Traveling, to the arms of unconsciousness

Have I ever been out of sorts. This has been a tumultuous week in several ways. Besides the obvious problems I've had just trying to keep my site online, I've had other computer problems having to do with a so-far unsuccessful attempt to change the cpu in my computer. I thought I flashed the BIOS, but maybe not. Now the computer will run, but nothing shows up on the screen. So I'm laptoppin' it for now until I get back from Atlanta.

Speaking of traveling to Atlanta, my flight down here was easily the worst I've ever had. I fly about once a month, and I'm almost always a good flier, but I didn't handle this one well. We took off from Minneapolis just fine, but then as we neared Atlanta, the airport said they were having thunderstorms. The pilot got on the intercom and explained that we were in a holding pattern over Atlanta, waiting for the OK to land, but that the fuel was low, so if they didn't give us the go-ahead after 15-20 minutes, we'd land in Chattanooga and refuel. Well, a few minutes later, they said we'd be landing in Atlanta. BAD IDEA. It was horrible, turbulence like I have NEVER experienced before. Not just turbulence, but SHARP DROPS directly downward, like the Free Fall at Six Flags. I later found out those were microbursts. I was absolutely terrified and sobbing uncontrollably. I kept imagining how devastated my family would be if they had to put me in the ground. I imagined Prof. B.'s recent post about having to put on a brave front for one's child and how utterly incompetent I would have been had I had a child with me. There was a woman on the plane, probably about my age, maybe even younger, with two small children, and she didn't make a sound. Maybe she wasn't as scared as I was, who knows, but she was great. Her calmness definitely reassured the kids; I have no idea how she was able to hold up the way she did.

Okay, back to this harrowing experience -- it's not over yet. The airport then said we couldn't land after all on account of the microbursts, and that they'd be diverting us to Augusta. Remember, now, we're still on LOW FUEL. So we go toward Augusta, then hear from the Augusta airport that too many flights are being sent their way, so we'd have to go to Chattanooga after all. Once we finally got to Chattanooga, we were on the ground for two hours, and for liability reasons they couldn't let us leave the plane. When we got back in the air, it was still a rough ride to Atlanta, and I hadn't stopped crying this whole time (Tuesday, 16 August 2005: The day I cried all day, and much of the night). To add insult to injury, they lost my luggage. Yeah.

But they found my luggage, and I went to the beach for the first time in fifteen years(!). Jonathan and I, after going down to Gainesville for a certain purpose, took a celebratory trip to St. Augustine. It was really nice.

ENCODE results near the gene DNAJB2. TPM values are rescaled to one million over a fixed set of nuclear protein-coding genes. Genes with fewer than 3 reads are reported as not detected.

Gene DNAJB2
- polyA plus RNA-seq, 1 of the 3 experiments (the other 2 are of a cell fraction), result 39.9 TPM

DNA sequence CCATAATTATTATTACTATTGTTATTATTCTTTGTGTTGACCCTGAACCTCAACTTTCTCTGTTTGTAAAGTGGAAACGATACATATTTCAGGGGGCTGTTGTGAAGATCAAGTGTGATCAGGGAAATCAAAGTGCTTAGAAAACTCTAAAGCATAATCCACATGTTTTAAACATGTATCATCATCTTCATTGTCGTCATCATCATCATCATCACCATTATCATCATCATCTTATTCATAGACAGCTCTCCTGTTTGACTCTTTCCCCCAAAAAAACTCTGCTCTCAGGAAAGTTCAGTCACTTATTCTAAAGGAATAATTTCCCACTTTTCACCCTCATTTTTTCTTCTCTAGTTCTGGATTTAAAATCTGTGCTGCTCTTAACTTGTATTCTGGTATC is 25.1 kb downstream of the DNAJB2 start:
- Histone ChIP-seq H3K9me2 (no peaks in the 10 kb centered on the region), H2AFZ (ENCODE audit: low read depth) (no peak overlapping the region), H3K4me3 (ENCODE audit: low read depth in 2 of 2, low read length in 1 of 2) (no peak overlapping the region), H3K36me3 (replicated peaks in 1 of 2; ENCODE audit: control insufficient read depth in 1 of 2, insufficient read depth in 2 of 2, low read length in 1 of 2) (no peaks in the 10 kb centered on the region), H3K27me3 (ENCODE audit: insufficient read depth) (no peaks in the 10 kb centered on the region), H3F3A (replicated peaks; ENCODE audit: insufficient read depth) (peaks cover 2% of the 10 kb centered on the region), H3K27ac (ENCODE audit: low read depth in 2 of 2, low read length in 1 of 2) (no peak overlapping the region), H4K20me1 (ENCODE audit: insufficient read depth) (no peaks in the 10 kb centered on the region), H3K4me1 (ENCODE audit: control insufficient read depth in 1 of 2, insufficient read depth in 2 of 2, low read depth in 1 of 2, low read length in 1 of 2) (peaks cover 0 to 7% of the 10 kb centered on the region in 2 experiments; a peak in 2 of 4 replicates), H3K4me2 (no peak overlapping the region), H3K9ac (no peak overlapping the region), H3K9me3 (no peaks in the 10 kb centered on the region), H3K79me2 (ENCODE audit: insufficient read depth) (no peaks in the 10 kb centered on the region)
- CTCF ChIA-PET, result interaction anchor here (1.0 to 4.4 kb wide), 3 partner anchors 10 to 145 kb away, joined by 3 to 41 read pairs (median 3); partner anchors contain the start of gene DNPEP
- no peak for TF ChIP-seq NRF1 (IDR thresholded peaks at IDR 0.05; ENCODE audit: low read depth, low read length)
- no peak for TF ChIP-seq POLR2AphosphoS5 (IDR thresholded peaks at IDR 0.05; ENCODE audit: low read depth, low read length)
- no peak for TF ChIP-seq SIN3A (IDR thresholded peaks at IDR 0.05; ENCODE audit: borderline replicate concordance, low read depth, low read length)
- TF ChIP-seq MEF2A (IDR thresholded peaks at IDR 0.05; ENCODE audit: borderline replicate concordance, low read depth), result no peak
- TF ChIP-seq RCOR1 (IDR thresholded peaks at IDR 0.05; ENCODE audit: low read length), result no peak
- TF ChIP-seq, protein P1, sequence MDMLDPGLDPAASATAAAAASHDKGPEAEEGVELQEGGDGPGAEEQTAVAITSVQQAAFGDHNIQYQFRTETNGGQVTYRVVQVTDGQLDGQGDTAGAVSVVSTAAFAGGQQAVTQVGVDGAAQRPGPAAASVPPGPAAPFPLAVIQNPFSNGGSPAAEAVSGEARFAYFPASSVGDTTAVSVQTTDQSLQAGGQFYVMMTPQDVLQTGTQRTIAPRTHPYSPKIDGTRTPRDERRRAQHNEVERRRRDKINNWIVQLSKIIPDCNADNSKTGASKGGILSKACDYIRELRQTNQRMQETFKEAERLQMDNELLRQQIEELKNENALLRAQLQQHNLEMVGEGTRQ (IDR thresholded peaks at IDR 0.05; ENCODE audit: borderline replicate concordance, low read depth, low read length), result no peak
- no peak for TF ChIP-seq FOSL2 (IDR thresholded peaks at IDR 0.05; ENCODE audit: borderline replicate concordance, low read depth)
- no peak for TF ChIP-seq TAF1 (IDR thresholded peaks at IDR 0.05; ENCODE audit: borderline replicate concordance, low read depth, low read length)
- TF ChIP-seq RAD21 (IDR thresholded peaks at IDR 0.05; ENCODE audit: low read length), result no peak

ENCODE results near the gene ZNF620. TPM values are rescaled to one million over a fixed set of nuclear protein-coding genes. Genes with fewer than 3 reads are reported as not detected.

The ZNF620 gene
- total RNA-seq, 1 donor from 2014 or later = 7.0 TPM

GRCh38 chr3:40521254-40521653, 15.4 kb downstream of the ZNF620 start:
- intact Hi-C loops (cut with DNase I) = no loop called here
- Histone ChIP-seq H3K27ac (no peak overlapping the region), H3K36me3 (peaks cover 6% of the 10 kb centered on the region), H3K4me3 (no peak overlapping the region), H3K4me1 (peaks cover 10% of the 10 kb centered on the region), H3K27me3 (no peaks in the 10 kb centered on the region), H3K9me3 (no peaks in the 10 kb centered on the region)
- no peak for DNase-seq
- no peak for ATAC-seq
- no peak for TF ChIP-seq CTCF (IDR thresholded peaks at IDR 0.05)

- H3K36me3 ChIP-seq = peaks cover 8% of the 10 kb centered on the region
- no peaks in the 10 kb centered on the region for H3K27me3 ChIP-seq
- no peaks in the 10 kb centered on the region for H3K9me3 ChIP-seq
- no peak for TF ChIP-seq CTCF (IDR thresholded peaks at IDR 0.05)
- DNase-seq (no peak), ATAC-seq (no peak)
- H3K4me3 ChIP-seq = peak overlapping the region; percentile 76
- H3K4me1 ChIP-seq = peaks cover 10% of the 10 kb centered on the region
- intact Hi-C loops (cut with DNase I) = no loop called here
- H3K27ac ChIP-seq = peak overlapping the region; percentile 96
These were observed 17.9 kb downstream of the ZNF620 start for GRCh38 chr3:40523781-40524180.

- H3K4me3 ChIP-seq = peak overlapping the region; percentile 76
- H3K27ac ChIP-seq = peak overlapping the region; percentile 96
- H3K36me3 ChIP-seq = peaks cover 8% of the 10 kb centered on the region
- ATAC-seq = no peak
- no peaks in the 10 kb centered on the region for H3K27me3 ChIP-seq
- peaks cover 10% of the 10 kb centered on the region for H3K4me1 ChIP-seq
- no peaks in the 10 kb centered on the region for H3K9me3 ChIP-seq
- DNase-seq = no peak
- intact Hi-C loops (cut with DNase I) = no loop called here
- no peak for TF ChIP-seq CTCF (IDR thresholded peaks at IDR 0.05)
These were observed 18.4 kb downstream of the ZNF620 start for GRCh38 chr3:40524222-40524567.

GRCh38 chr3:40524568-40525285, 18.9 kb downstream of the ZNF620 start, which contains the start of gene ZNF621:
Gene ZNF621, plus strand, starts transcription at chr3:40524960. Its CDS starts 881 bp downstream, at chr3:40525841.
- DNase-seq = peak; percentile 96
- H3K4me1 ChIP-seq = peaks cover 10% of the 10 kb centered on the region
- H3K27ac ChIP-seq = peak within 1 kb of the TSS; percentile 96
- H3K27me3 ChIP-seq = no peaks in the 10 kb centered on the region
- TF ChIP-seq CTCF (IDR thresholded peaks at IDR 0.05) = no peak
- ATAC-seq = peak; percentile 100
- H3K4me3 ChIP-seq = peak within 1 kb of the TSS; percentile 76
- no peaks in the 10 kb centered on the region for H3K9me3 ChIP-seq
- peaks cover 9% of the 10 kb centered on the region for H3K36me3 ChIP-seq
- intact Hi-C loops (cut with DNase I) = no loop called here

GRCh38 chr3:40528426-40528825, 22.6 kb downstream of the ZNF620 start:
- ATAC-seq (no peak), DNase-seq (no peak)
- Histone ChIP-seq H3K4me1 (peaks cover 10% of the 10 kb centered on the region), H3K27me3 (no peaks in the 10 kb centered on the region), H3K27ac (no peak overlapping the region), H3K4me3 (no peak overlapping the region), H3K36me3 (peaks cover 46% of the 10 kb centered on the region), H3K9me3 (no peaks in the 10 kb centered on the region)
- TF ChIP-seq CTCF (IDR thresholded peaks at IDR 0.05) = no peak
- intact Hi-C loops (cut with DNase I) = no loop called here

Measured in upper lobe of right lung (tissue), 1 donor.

UPDATE: By the way, there are comments under this post. Turns out when I turn comments off in Drupal and then turn them back on, it doesn't indicate that there are comments, even though you can leave them and read them if you click the title of the post. This only applies to posts that were created while comments were turned off, not prior ones.


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bad flights

2 Board AlleyI'm curious about why they told you all about the low fuel. That would have gotten me worrying about having enough fuel to land anywhere. Not being able to do anything about it would have been nervewracking. Glad you're okay and had a good time in the end.

I know!

Really -- give us something ELSE to worry about while we're being tempest-tost.

For the flight back, there was a little turbulence, and while it was nowhere near as bad as the flight going there, it was still bothering me. I know people who somehow manage to get a prescription for Xanax or Valium when they fly, but I wanted an alcohol- and drug-free solution. This little trick worked for me: Have a clear cup or bottle of some kind of liquid (I used the remainder of my club soda from the beverage service). When you experience turbulence, focus on the effect it's having on the liquid. In my experience, what strikes fear (pounding heart, hyperventilation, sweaty palms) in me will only make the water ripple slightly. In Getting Things Done, David Allen writes about having a "mind like water" that reacts in perfect proportion to the impact of the problem, never overreacts or underreacts, like when you throw a pebble in the water, the ripples correspond to the weight of the pebble and force of the throw. I believe he says it's a Buddhist principle. Point is, it worked. I focused on my breathing and that club soda, and I felt better.

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